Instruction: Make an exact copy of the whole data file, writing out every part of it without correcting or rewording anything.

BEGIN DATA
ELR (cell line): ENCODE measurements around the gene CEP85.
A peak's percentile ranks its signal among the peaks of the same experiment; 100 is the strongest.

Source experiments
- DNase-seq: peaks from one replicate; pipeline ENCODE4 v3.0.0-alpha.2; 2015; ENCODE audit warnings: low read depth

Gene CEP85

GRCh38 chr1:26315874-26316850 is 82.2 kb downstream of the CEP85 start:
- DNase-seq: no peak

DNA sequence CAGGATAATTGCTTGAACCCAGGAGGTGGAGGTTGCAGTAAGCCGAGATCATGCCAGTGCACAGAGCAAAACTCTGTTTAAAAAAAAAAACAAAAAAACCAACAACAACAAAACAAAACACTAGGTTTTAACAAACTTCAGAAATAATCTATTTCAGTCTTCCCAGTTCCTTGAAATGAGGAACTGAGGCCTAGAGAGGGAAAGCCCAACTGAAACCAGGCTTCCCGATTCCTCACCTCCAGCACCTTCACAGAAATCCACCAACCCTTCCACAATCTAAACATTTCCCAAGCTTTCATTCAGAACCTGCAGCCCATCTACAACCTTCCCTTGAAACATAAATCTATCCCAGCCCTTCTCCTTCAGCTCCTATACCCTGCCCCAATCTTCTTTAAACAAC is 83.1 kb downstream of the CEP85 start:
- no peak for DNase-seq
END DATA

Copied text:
ELR (cell line): ENCODE measurements around the gene CEP85.
A peak's percentile ranks its signal among the peaks of the same experiment; 100 is the strongest.

Source experiments
- DNase-seq: peaks from one replicate; pipeline ENCODE4 v3.0.0-alpha.2; 2015; ENCODE audit warnings: low read depth

Gene CEP85

GRCh38 chr1:26315874-26316850 is 82.2 kb downstream of the CEP85 start:
- DNase-seq: no peak

DNA sequence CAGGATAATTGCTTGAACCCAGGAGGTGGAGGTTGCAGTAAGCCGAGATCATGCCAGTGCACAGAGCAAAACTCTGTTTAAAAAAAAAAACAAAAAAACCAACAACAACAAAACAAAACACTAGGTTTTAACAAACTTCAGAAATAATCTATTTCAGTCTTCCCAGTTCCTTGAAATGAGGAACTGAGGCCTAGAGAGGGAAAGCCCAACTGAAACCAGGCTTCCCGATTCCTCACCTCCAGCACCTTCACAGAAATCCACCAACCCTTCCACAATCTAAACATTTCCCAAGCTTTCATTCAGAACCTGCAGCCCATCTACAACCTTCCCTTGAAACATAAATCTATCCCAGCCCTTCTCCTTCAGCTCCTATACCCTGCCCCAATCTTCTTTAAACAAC is 83.1 kb downstream of the CEP85 start:
- no peak for DNase-seq